Mindful Coloring

Coloring can be a simple and calming way to engage in creative expression. Mindful coloring involves focusing on the present moment and using the act of coloring as a form of meditation. This can help to reduce stress and promote relaxation. According to a study by Curry and Kasser (2005), coloring mandalas can reduce anxiety and increase positive affect in adults. 


Collage involves assembling images and materials to create a visual composition. This can be a helpful technique for exploring emotions and feelings, as well as for expressing creativity. According to a study by Hinz et al. (2019), collage-making can be an effective method for increasing wellbeing and decreasing negative emotions in older adults. 


Writing and drawing in a journal can be a powerful form of self-reflection and self-expression. Journaling can help individuals to explore their thoughts, feelings, and experiences, and can be a useful tool for promoting self-awareness and personal growth.

Mandala drawing

Mandala drawing involves creating circular designs that are often symmetrical and intricate. This can be a meditative practice that promotes relaxation and mindfulness. According to a study by Van der Vennet and Serice (2012), creating mandalas can increase mindfulness and reduce stress in adults.


Sculpture involves creating three-dimensional forms using various materials, such as clay, paper, or found objects. This can be a helpful technique for exploring physical sensations and for expressing emotions in a tangible form. According to a study by Blattner and Kaplan (2009), sculpting can be a useful tool for individuals with chronic pain, as it can help to decrease pain severity and increase pain acceptance.

It’s important to note that while engaging in art therapy techniques at home can be beneficial, it’s also important to seek professional help if you are struggling with mental health concerns. A trained therapist can provide specialized support and guidance that can help you to address underlying issues and promote healing and growth.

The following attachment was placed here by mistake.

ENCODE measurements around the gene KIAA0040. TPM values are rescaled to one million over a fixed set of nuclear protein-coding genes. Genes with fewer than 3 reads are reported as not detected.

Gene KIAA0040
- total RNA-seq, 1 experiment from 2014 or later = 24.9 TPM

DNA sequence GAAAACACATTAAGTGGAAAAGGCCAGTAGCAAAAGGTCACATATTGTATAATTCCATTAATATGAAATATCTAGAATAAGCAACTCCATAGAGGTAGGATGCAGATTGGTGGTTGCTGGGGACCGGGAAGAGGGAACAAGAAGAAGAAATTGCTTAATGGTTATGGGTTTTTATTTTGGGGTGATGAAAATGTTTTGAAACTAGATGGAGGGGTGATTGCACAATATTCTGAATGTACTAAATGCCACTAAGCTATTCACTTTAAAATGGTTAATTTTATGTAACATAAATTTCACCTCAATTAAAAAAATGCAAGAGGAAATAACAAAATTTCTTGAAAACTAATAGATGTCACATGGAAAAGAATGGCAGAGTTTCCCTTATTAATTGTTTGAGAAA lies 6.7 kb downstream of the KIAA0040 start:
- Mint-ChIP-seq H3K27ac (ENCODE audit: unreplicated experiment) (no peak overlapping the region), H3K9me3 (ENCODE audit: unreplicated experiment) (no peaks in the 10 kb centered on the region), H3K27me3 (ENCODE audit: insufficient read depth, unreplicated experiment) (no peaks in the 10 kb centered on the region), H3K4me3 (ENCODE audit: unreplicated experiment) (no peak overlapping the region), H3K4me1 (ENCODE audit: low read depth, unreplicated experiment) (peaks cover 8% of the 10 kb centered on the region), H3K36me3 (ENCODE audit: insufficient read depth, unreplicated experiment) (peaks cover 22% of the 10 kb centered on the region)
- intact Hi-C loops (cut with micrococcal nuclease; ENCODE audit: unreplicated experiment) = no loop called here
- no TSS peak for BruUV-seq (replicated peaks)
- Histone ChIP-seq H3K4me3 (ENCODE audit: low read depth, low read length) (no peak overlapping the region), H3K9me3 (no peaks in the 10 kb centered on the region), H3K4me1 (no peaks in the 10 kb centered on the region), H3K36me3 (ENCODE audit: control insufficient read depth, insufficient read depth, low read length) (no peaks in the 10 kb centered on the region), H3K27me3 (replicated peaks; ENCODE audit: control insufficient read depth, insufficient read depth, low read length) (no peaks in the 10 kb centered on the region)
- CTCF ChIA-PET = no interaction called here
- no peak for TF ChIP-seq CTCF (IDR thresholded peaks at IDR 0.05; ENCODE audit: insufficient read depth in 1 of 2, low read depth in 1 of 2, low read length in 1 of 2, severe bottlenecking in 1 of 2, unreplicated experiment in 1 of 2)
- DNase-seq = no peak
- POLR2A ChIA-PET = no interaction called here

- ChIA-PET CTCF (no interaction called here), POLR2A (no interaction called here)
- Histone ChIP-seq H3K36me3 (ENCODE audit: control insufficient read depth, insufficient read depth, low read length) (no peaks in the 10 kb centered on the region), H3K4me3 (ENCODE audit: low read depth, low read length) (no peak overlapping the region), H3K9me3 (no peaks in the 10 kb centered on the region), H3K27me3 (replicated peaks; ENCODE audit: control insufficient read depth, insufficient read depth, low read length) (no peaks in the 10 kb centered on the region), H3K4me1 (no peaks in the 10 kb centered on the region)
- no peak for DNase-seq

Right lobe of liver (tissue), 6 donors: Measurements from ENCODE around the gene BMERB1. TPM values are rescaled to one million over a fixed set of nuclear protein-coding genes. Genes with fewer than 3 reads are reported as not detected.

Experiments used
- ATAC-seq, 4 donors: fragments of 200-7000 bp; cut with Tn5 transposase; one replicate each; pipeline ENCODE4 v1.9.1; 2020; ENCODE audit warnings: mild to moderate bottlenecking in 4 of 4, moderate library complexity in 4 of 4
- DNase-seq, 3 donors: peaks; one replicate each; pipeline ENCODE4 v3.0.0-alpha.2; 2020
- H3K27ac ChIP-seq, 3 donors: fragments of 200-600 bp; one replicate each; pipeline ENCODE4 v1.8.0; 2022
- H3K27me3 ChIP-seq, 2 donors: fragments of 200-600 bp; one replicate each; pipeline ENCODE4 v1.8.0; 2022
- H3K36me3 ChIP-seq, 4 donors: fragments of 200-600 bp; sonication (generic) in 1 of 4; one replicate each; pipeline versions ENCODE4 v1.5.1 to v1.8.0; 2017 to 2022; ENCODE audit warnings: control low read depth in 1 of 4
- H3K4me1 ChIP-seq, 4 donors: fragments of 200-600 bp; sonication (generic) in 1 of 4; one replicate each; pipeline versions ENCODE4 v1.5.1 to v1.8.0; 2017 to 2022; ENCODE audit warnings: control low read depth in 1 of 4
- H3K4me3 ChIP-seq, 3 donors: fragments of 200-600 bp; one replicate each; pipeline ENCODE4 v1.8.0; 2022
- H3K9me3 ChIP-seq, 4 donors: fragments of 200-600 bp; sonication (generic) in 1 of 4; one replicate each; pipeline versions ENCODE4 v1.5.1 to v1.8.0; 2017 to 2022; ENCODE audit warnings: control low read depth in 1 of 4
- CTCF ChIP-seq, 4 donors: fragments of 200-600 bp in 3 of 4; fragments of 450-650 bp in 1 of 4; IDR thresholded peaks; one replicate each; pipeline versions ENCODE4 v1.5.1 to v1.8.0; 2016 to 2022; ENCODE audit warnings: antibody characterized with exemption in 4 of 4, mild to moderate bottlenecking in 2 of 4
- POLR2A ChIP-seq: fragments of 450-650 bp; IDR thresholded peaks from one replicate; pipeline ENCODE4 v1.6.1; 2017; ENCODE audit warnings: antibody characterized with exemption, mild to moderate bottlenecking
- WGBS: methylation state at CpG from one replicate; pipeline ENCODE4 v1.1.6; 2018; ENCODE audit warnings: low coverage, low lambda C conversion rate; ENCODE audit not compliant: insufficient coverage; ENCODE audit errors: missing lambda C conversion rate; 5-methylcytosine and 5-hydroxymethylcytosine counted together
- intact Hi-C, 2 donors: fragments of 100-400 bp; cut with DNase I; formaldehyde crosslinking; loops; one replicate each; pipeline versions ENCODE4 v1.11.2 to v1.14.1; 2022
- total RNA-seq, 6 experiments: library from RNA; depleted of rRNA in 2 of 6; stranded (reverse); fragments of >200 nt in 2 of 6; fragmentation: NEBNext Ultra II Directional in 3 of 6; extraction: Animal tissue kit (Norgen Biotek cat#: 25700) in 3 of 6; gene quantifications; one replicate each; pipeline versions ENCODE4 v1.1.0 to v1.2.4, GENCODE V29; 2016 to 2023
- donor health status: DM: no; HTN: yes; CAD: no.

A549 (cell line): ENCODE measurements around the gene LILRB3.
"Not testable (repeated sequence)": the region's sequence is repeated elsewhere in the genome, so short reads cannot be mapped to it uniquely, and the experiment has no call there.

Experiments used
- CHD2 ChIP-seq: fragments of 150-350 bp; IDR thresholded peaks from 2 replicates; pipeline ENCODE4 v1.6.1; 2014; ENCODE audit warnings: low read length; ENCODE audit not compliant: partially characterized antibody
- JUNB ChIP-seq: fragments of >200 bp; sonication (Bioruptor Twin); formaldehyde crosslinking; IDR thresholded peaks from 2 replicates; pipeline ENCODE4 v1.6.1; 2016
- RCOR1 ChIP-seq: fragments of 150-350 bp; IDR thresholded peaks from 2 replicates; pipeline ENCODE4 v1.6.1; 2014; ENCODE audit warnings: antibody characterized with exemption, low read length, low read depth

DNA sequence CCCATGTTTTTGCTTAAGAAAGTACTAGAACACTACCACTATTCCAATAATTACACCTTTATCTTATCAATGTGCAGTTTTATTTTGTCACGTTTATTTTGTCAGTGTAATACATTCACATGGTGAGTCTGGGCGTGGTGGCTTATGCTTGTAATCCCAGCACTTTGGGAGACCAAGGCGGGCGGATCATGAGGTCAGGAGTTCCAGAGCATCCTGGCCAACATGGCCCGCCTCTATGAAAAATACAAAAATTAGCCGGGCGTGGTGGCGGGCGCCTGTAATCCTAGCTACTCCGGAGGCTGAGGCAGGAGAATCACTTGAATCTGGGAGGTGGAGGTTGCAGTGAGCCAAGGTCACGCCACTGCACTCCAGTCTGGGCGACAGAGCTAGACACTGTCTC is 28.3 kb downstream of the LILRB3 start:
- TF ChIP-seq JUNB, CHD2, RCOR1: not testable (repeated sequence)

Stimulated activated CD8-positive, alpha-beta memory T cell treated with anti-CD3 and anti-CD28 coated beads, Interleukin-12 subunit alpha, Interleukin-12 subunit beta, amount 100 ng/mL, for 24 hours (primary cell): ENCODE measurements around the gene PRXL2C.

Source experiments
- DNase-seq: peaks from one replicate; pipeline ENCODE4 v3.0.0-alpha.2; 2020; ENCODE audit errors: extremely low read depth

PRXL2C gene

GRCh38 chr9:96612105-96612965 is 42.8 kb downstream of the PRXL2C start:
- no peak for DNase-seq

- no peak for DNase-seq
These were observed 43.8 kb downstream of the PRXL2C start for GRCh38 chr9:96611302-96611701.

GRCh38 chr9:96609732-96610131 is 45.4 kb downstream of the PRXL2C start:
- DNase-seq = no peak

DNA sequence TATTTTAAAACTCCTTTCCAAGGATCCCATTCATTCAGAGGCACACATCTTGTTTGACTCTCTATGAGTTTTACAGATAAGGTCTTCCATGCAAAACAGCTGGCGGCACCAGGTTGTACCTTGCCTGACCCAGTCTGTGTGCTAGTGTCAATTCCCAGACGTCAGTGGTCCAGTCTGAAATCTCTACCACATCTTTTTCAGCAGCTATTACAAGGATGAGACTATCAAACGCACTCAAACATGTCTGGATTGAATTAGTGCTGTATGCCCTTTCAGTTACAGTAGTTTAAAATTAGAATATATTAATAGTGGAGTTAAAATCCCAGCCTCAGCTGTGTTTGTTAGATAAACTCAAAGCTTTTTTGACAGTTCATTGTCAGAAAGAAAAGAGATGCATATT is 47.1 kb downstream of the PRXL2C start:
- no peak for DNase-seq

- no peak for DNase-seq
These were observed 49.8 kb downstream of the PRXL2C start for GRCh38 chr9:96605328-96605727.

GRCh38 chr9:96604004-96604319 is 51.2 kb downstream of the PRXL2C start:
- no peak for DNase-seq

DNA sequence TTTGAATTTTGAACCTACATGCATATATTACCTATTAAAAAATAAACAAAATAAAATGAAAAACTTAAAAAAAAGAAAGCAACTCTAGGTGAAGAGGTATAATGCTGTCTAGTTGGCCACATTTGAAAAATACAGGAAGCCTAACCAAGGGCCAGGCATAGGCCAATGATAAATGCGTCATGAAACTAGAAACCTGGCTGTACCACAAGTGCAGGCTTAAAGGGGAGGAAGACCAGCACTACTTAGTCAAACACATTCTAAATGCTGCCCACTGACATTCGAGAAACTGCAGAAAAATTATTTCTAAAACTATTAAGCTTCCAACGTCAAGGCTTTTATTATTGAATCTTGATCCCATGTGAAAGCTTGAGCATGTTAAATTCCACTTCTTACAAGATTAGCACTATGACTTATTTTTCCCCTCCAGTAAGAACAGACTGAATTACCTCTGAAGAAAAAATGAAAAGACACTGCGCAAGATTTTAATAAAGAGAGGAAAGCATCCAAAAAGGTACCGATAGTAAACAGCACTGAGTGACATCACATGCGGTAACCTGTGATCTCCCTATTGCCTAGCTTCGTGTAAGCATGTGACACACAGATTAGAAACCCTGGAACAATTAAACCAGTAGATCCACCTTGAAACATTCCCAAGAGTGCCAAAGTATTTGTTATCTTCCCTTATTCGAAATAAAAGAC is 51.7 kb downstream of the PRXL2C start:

Anonymous (2020). How The Brain Is Affected By Art – Rehabilitation Medicine. ACRM. Retrieved from:

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Blattner, M., & Kaplan, F. (2009). Art therapy with chronic pain clients. Art Therapy, 26(2), 80-85.

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Bolwerk, A., Mack-Andrick, J., Lang, F. R., Dörfler, A., & Maihöfner, C. (2014). How Art Changes Your Brain: Differential Effects of Visual Art Production and Cognitive Art Evaluation on Functional Brain Connectivity. PLOS ONE, 9(7), e101035. 

Cela-Conde, C. J., García-Prieto, J., Ramasco, J. J., Mirasso, C. R., Bajo, R., Munar, E., Flexas, A., Del-Pozo, F., & Maestú, F. (2013). Dynamics of brain networks in the aesthetic appreciation. Proceedings of the National Academy of Sciences of the United States of America, 110, 10454–10461. 

Curry, N. A., & Kasser, T. (2005). Can coloring mandalas reduce anxiety? Art Therapy, 22(2), 81–85. 

Dunphy, K., Baker, F. A., Dumaresq, E., Carroll-Haskins, K., Eickholt, J., Ercole, M., Kaimal, G., Meyer, K., Sajnani, N., Shamir, O. Y., & Wosch, T. (2019). Creative Arts Interventions to Address Depression in Older Adults: A Systematic Review of Outcomes, Processes, and Mechanisms. Frontiers in Psychology, 9. 

Hinz, L. D., Janke, M. C., & Britton, P. J. (2019). The effect of art making on subjective well-being in older adults: A pilot study. Art Therapy, 36(3), 137-144.

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Knill, P. J., Levine, E. G., & Levine, S. K. (2005). Principles and Practice of Expressive Arts Therapy: Toward a Therapeutic Aesthetics. Jessica Kingsley Publishers.

Malchiodi, C. A. (2011). Handbook of Art Therapy, Second Edition. Guilford Press.

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Stuckey, H. L., & Nobel, J. (2010). The connection between art, healing, and public health: A review of current literature. American Journal of Public Health, 100(2), 254–263.

Van Der Vennet, R., & Serice, S. (2012). Can Coloring Mandalas Reduce Anxiety? A Replication Study. Art Therapy, 29(2), 87–92.